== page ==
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Column: Noisy neighbors blow roof off Old Trafford
MANCHESTER, ENGLAND (AP) - The Alex Ferguson era isn't over at Manchester United. Still, this did feel like the beginning of the end.
A 6-1 loss. Make that a 6-1 humiliation. To Manchester City, no less.
At Old Trafford.
A hammering this heavy and this rare called for the history books. Not since, wait for it, January 1926 had City inflicted such pain on its crosstown rival in the league at its home ground where so many teams go away empty-handed.
"I'm shattered, I can't believe it," said Ferguson, who wasn't even born the last time the Blues pulled this off. "There's a lot of embarrassment in that dressing room and quite rightly so."
So what does this mean, what's the bigger picture?
Well, despite the astounding scoreline, it doesn't mean English soccer's center of gravity has permanently shifted a few miles east to the blue side of Manchester. At least not yet. United still has the bigger global brand, the bigger global following and an Aladdin's cave full of trophies. City is not even close to taking all of that away.
Still, City looks increasingly likely to make the last few years of Ferguson's reign at United _ he turns 70 in December, in his 25th year in charge _ very uncomfortable indeed.
City says its aim is to become one of the best teams in Europe. As far as statements of intent go, beating the Premier League champion at home so comprehensively was the soccer equivalent of planting a flag on Everest.
The hundreds of millions of dollars that an Abu Dhabi billionaire has thrown at City in the three years since he bought the No. 2 club in Manchester have turned a weakling into a muscle-bound force that can now call itself United's equal on the field. Financial doping clearly works.
Sheik Mansour Bin Zayed Al Nahyan generally doesn't attend City's matches but his deep pockets are working wonders. The Glazer family, which owns United, was at Sunday's game but has loaded the club with debt. Is that one of the big differences now separating these sides? Certainly, there was a feeling that not only was United outplayed and outclassed on Sunday, it has been outspent, too.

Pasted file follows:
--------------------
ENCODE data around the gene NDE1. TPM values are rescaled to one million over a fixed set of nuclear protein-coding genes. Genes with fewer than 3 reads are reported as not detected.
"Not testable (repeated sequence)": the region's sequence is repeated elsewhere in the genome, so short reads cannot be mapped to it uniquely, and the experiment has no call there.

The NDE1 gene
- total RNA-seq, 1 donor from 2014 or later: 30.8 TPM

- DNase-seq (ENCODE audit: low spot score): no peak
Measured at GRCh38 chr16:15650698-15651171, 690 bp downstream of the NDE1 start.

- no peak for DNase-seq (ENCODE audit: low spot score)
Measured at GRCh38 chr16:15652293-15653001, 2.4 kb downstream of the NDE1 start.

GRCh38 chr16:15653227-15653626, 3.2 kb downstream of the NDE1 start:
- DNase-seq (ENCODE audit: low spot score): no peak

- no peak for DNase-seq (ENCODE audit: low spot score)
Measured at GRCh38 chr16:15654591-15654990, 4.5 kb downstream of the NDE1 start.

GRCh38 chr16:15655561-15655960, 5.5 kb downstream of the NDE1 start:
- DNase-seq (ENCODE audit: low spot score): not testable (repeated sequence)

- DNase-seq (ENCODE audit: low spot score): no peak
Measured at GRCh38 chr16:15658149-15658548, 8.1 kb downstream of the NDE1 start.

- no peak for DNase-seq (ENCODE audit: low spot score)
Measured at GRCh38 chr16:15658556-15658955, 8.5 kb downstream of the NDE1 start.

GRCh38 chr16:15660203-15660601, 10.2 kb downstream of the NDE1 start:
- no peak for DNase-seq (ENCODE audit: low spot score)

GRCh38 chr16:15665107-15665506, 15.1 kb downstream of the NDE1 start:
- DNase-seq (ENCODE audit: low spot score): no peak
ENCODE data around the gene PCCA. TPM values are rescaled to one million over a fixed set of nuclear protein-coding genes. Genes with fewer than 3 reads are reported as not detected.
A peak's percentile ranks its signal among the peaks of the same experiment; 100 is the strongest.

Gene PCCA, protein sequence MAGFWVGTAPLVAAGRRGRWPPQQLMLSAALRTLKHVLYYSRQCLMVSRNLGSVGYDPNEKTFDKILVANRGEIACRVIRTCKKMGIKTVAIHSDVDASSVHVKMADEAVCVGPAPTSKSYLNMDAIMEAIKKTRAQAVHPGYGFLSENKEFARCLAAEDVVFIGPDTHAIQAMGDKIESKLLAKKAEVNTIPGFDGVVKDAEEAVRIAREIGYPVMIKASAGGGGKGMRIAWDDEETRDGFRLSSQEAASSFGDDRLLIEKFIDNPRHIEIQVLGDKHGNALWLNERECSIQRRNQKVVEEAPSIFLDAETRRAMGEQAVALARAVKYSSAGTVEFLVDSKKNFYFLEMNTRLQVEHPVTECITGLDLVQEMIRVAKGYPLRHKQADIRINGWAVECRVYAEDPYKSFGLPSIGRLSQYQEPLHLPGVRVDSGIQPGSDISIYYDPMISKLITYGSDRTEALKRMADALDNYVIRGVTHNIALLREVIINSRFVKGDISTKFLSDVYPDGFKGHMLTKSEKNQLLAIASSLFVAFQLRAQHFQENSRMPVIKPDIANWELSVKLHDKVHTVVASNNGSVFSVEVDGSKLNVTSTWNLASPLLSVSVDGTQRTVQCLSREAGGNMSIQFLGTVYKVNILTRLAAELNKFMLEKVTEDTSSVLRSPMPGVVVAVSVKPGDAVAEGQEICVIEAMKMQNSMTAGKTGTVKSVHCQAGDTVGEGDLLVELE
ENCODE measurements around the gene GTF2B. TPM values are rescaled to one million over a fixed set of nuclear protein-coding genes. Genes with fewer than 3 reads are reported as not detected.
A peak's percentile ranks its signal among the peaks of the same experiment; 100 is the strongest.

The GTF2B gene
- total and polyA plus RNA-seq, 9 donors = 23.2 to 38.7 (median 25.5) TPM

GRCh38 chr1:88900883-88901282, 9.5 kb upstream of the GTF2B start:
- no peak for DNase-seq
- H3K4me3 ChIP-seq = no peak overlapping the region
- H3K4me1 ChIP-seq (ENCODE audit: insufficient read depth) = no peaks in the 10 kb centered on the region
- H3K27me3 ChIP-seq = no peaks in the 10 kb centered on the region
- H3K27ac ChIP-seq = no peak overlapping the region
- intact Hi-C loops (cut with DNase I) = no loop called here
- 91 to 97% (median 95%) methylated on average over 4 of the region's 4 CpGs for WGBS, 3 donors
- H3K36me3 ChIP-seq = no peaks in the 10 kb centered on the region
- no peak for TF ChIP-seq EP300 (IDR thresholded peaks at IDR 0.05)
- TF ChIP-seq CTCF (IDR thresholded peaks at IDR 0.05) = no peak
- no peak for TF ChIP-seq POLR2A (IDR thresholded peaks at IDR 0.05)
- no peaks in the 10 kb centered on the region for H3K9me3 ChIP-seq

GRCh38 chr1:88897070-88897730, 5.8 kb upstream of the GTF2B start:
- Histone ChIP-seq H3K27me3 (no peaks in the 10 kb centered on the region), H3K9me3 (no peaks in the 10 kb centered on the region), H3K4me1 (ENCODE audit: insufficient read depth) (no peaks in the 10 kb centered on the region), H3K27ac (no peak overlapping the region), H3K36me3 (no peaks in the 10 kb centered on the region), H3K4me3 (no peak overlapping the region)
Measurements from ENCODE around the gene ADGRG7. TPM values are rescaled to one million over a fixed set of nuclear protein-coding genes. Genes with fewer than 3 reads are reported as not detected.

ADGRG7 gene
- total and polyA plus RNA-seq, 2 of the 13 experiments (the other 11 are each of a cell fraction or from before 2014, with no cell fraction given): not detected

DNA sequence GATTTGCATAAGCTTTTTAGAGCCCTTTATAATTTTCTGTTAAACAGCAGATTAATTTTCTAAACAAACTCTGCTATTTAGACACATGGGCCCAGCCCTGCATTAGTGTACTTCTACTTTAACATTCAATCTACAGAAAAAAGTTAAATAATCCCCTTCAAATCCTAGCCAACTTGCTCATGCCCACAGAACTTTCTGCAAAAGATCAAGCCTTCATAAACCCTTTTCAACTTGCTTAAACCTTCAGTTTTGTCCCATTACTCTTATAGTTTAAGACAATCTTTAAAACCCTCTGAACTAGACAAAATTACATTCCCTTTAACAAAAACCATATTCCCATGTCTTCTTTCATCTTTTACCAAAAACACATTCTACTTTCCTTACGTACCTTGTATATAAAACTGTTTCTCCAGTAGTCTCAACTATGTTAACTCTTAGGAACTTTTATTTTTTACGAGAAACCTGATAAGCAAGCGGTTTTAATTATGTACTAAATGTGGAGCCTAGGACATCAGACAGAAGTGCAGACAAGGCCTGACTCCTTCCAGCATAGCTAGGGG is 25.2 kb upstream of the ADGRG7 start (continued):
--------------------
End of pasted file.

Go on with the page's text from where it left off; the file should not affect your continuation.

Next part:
Yaya Toure, purchased from European champion Barcelona, and David Silva, bought from Valencia, were superb in City's midfield, making United's Darren Fletcher and the Brazilian Anderson look as thinly spread as butter on toast. One of United's greatest strengths in the Ferguson years has been identifying, nurturing and unleashing young talents like defender Chris Smalling and winger Ashley Young, who both played Sunday.
But United needs a Toure- or Silva-like figure in the middle of the field. With each City goal, not signing World Cup finalist Wesley Sneijder from Inter Milan and letting City lure Samir Nasri from Arsenal looked like larger and larger mistakes.
That City would win never looked in doubt after United's Jonny Evans was sent off for yanking on Mario Balotelli's arm early in the second half.
You should not trust Balotelli with your car or your house, because he's liable to wreck them. Someone _ seemingly either him or a friend _ set off a firework in his house, causing a fire, in the early hours of Saturday, which certainly is a novel way to prepare for such a match.
But, with a ball at his feet, in front of goal, Balotelli is becoming very dependable. He made the day for headline writers _ "Mario Fireworks!" "Burning Balotelli!" _ by scoring twice. After the first goal, Balotelli lifted up his jersey to reveal a T-shirt underneath emblazoned with the question "Why always me?"
"He's crazy," City manager Roberto Mancini said. But as long as he scores like this, Balotelli's quirkiness will be secondary.
Mancini, as is customary, brought what he said was a "very good" bottle of wine from his native Italy to share with Ferguson after the game. For the Scotsman, it must have tasted as sour as vinegar.
"It was our worst ever day," Ferguson said. "It's the worst result in my history, ever. Even as a player I don't think I ever lost 6-1."
He added: "You have to recover. The history of Manchester United is 'another day' and we will recover. That kind of defeat will make an impact on the players."
One wouldn't expect anything less of Ferguson's players. But the reality is City now has a five-point league lead over United. Even though the season is still young, United could be chasing blue shirts from now until next May.
Those like European soccer boss Michel Platini who argue the massive deficit spending by clubs like City is a mortal danger to the sport's status quo and overall good health could point to this result, nod wisely, and feel vindicated. City fans could retort that United was long overdue to be knocked off its pedestal. Singing their hearts out in United's ground, they didn't care that this win was bought as much as it was earned.
But being able to purchase some of the world's best players as easily as a kid in a sweet shop is only part of why City is becoming so strong. A lot of the credit goes to Mancini, who is making his big name and big ego stars play and work together as a team. He could have come to Old Trafford looking for a draw, played it safe. Instead, he fielded an attacking lineup with both Balotelli and Sergio Aguero up front. Mancini said studying video of United had shown him that Ferguson's team this season often concedes opportunities to score.
Those are not words that have been used often together in recent years.
That could be about to change.
John Leicester is an international sports columnist for The Associated Press. Write to him at jleicester(at)ap.org or follow him at twitter.com/johnleicester
By Tammy Bruce
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